Achilles Quotations from The Iliad

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  • 0:05 Achilles' Role in 'The Iliad'
  • 0:36 Achilles: Mighty Warrior
  • 1:13 Agamemnon Dishonors Achilles
  • 1:52 Achilles' Fate Is Revealed
  • 4:07 Lesson Summary
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Lesson Transcript
Instructor: Summer Stewart

Summer has taught creative writing and sciences at the college level. She holds an MFA in Creative writing and a B.A.S. in English and Nutrition

It could be said that the great warrior Achilles is the main character of Homer's ''The Iliad''. In this lesson, we'll review quotes related to Achilles to learn more about his position in the poem.

Achilles' Role in The Iliad

''Rage--Goddess, sing the rage of Peleus' son Achilles.'' These are the opening words of Homer's epic poem, The Iliad, immediately telling us that the main plot line is Achilles' rage; rage that will be brought on by the loss of his best friend, Patroclus, and by the fight between Achilles and Agamemnon. Through Homer's poem, we get a stunning description of Achilles as a warrior who's face-to-face with fate. In this lesson, we'll examine quotes related to Achilles.

Achilles: Mighty Warrior

Even if you've never read The Iliad, it's likely you've heard of Achilles. He's the guy who dies from an arrow being shot into his heel, even though he's perhaps the best warrior in the Trojan War.

The description of Achilles when Hector first sees him truly demonstrates how fierce he is. Homer writes:

''. . .the god of war, the fighter's helmet flashing,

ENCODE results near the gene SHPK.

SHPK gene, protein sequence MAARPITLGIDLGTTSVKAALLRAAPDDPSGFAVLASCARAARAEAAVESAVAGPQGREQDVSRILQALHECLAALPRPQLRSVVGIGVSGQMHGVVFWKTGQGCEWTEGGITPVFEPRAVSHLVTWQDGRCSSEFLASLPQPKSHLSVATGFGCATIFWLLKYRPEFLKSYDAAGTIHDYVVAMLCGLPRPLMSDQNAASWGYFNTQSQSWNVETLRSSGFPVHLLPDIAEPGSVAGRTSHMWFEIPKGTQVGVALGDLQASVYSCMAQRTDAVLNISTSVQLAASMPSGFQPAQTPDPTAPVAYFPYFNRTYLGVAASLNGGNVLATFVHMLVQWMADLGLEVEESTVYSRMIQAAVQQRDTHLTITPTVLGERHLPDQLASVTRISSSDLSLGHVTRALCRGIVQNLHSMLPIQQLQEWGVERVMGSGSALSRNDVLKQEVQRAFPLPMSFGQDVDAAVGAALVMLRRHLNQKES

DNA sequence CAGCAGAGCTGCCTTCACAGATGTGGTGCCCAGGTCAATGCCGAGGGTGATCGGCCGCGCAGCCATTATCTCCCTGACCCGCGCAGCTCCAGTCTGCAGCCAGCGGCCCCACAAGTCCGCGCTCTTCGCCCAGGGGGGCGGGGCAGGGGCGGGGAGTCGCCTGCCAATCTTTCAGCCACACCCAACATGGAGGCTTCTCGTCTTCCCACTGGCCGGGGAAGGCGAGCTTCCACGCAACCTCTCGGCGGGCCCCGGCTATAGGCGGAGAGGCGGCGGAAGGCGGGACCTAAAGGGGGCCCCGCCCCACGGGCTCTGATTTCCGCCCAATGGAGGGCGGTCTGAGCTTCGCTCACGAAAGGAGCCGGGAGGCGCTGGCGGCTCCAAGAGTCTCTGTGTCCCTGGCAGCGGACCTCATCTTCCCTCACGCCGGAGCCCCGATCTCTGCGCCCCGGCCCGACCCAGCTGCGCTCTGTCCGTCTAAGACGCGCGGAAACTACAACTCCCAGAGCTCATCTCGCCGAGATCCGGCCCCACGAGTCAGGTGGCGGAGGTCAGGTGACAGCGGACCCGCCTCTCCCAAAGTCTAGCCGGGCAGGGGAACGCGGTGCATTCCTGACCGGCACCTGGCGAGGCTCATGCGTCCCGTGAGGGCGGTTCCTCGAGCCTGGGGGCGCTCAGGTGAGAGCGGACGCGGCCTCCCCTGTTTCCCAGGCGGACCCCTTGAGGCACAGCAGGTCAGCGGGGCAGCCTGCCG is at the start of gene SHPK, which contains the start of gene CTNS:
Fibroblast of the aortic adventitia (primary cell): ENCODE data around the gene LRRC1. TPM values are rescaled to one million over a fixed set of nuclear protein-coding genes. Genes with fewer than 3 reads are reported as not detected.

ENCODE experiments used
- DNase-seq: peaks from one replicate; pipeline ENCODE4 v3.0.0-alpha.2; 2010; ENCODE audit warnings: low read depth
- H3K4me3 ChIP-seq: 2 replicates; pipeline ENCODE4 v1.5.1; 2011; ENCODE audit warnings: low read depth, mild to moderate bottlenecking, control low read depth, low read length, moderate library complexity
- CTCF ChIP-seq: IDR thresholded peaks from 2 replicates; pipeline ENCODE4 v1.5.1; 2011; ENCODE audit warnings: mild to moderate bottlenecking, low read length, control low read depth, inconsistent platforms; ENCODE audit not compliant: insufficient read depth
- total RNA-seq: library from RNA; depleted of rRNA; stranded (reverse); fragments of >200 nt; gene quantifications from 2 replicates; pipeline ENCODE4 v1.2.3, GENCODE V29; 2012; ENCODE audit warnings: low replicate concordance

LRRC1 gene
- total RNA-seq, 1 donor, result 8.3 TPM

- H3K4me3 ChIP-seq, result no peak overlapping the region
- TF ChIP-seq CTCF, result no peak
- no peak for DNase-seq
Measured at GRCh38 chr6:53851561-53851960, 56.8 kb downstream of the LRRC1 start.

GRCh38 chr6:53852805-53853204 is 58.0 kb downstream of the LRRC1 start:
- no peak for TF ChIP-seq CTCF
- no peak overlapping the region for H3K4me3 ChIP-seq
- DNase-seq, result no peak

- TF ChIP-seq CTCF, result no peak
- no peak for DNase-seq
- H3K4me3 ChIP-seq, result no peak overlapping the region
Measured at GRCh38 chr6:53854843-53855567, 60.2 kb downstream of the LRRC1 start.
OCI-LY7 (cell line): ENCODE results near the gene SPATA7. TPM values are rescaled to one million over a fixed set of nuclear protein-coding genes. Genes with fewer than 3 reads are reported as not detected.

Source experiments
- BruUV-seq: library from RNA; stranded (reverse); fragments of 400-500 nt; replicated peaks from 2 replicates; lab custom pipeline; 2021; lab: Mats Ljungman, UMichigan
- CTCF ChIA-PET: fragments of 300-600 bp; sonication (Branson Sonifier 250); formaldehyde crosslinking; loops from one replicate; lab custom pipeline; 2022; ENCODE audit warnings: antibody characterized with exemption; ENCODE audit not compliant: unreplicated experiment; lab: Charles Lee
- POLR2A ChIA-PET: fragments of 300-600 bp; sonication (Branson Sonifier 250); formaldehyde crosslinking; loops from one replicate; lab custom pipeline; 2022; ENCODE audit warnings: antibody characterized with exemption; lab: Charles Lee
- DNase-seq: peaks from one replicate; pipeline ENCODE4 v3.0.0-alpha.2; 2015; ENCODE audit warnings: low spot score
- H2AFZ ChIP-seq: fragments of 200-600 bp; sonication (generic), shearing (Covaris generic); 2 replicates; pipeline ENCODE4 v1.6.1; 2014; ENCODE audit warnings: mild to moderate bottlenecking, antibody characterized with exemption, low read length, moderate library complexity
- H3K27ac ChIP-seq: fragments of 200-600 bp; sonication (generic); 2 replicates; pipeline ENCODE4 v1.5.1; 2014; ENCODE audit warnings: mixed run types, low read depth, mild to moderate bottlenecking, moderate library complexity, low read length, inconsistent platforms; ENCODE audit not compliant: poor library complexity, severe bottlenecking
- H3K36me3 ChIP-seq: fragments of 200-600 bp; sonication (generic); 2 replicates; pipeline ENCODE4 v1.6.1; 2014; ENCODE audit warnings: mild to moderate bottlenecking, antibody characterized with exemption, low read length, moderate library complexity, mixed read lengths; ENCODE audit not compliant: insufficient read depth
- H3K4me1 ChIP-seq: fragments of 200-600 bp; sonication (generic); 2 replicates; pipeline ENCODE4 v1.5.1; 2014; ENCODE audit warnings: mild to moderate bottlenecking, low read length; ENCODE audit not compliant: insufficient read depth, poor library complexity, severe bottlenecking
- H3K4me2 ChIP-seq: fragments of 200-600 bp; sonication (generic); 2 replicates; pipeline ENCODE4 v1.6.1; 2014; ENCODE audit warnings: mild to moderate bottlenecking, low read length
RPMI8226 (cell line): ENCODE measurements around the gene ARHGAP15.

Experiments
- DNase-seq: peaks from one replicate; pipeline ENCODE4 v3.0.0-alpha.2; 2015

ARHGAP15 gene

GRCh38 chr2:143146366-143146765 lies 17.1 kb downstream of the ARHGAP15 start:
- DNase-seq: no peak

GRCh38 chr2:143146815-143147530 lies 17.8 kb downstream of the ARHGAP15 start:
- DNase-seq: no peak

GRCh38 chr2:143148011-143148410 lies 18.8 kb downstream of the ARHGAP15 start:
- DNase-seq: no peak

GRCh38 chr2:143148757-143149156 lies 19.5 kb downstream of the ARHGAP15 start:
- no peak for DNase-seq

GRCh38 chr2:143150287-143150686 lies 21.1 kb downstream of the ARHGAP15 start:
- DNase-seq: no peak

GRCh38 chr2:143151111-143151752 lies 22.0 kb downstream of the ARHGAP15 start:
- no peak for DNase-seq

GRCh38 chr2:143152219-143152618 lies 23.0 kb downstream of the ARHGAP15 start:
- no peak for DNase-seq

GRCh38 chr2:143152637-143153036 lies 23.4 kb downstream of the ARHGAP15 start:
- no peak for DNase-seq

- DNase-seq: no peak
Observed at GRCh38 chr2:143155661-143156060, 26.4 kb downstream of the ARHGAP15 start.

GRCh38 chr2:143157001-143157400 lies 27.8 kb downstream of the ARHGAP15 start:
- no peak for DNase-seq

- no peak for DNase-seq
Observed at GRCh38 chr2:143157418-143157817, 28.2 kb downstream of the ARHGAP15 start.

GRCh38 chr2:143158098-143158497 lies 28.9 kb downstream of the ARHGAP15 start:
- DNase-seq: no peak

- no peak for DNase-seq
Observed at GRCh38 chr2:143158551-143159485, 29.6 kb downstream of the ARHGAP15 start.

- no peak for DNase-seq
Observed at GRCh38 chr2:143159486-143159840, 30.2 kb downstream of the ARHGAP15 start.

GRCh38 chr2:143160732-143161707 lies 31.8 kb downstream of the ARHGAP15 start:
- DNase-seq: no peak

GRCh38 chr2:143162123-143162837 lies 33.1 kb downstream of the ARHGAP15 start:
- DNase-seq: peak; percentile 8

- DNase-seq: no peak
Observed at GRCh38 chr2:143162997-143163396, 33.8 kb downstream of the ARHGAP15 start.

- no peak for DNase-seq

over his right shoulder shaking the Pelian ash spear,
that terror, and the bronze around his body flared
like a raging fire or the rising, blazing sun.''

Achilles sounds fearless. Homer goes on to describe Achilles as a ''wild mountain hawk, the quickest thing on wings. . . ''

Agamemnon Dishonors Achilles

Achilles doesn't take dishonor lightly. He takes the queen Briseis as his prize of war in the beginning of the poem, but Agamemnon takes her from him. Agamemnon's action enrages Achilles to the point that Achilles says:

''Now I am returning to Phthia, since it is much better
to go home again with my curved ships, and I am minded no longer
to stay here dishonoured and pile up your wealth and your luxury.''

His response to the dishonor is to leave the war because he knows that he is Agamemnon's best warrior. Obviously, he doesn't actually leave, but it's important to see that Achilles plays a major role in the Trojan War.

Achilles's Fate Is Revealed

Achilles has a choice in The Iliad: he can stay and fight in the war, or go home. The only thing is, if he stays he knows he won't return home. His mother, the goddess Thetis, tells him of this prophecy. After he hears what Thetis knows of his fate, he contemplates what lies ahead. Achilles says:

''. . .two fates bear me on to the day of death.
If I hold out here and I lay siege to Troy,
my journey home is gone, but my glory never dies.
If I voyage back to the fatherland I love,
my pride, my glory dies. . .''

Achilles knows his fate, and when it is revealed to him that he could go home without falling in battle, he knows that choice wouldn't give him the honor and glory that comes with being a hero in war. He chooses to stay and fight after his friend, Patroclus, is killed by Hector.

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